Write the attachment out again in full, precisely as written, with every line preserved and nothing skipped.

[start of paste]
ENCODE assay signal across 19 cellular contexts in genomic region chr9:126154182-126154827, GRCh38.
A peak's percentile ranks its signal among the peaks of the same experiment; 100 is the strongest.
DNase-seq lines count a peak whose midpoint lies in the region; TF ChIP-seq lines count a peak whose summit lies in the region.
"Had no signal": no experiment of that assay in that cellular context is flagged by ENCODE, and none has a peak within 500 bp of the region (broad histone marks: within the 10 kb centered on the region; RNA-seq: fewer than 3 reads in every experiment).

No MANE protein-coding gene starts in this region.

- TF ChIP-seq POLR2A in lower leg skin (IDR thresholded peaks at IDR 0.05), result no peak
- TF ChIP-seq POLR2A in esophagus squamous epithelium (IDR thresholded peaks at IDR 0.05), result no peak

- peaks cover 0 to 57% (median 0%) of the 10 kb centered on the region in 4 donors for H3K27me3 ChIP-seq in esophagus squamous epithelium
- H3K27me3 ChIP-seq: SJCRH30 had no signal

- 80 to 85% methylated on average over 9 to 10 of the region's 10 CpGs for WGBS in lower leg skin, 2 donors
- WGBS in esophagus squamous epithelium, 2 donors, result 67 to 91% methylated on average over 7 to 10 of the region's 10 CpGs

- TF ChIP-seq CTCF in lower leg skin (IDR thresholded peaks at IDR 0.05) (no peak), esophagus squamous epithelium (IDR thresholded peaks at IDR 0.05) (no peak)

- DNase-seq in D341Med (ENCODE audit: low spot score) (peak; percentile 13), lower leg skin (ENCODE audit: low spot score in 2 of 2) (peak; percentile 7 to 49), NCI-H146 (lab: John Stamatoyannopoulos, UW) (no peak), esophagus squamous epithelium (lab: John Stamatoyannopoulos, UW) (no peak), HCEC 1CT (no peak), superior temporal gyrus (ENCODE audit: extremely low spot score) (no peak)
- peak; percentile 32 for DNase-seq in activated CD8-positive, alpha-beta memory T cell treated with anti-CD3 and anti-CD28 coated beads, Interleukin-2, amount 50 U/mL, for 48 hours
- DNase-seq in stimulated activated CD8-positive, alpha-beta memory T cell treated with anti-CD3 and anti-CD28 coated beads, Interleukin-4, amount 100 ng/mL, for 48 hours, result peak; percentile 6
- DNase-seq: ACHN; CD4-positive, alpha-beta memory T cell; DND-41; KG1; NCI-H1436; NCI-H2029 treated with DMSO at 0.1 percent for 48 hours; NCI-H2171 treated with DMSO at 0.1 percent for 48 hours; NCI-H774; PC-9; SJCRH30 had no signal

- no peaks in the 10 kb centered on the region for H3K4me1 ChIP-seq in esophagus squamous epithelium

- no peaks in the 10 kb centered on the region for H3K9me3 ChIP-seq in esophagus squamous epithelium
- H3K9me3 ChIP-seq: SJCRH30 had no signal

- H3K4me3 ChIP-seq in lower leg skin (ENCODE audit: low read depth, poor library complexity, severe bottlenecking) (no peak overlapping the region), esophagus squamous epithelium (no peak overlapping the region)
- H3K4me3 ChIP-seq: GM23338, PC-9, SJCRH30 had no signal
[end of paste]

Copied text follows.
ENCODE assay signal across 19 cellular contexts in genomic region chr9:126154182-126154827, GRCh38.
A peak's percentile ranks its signal among the peaks of the same experiment; 100 is the strongest.
DNase-seq lines count a peak whose midpoint lies in the region; TF ChIP-seq lines count a peak whose summit lies in the region.
"Had no signal": no experiment of that assay in that cellular context is flagged by ENCODE, and none has a peak within 500 bp of the region (broad histone marks: within the 10 kb centered on the region; RNA-seq: fewer than 3 reads in every experiment).

No MANE protein-coding gene starts in this region.

- TF ChIP-seq POLR2A in lower leg skin (IDR thresholded peaks at IDR 0.05), result no peak
- TF ChIP-seq POLR2A in esophagus squamous epithelium (IDR thresholded peaks at IDR 0.05), result no peak

- peaks cover 0 to 57% (median 0%) of the 10 kb centered on the region in 4 donors for H3K27me3 ChIP-seq in esophagus squamous epithelium
- H3K27me3 ChIP-seq: SJCRH30 had no signal

- 80 to 85% methylated on average over 9 to 10 of the region's 10 CpGs for WGBS in lower leg skin, 2 donors
- WGBS in esophagus squamous epithelium, 2 donors, result 67 to 91% methylated on average over 7 to 10 of the region's 10 CpGs

- TF ChIP-seq CTCF in lower leg skin (IDR thresholded peaks at IDR 0.05) (no peak), esophagus squamous epithelium (IDR thresholded peaks at IDR 0.05) (no peak)

- DNase-seq in D341Med (ENCODE audit: low spot score) (peak; percentile 13), lower leg skin (ENCODE audit: low spot score in 2 of 2) (peak; percentile 7 to 49), NCI-H146 (lab: John Stamatoyannopoulos, UW) (no peak), esophagus squamous epithelium (lab: John Stamatoyannopoulos, UW) (no peak), HCEC 1CT (no peak), superior temporal gyrus (ENCODE audit: extremely low spot score) (no peak)
- peak; percentile 32 for DNase-seq in activated CD8-positive, alpha-beta memory T cell treated with anti-CD3 and anti-CD28 coated beads, Interleukin-2, amount 50 U/mL, for 48 hours
- DNase-seq in stimulated activated CD8-positive, alpha-beta memory T cell treated with anti-CD3 and anti-CD28 coated beads, Interleukin-4, amount 100 ng/mL, for 48 hours, result peak; percentile 6
- DNase-seq: ACHN; CD4-positive, alpha-beta memory T cell; DND-41; KG1; NCI-H1436; NCI-H2029 treated with DMSO at 0.1 percent for 48 hours; NCI-H2171 treated with DMSO at 0.1 percent for 48 hours; NCI-H774; PC-9; SJCRH30 had no signal

- no peaks in the 10 kb centered on the region for H3K4me1 ChIP-seq in esophagus squamous epithelium

- no peaks in the 10 kb centered on the region for H3K9me3 ChIP-seq in esophagus squamous epithelium
- H3K9me3 ChIP-seq: SJCRH30 had no signal

- H3K4me3 ChIP-seq in lower leg skin (ENCODE audit: low read depth, poor library complexity, severe bottlenecking) (no peak overlapping the region), esophagus squamous epithelium (no peak overlapping the region)
- H3K4me3 ChIP-seq: GM23338, PC-9, SJCRH30 had no signal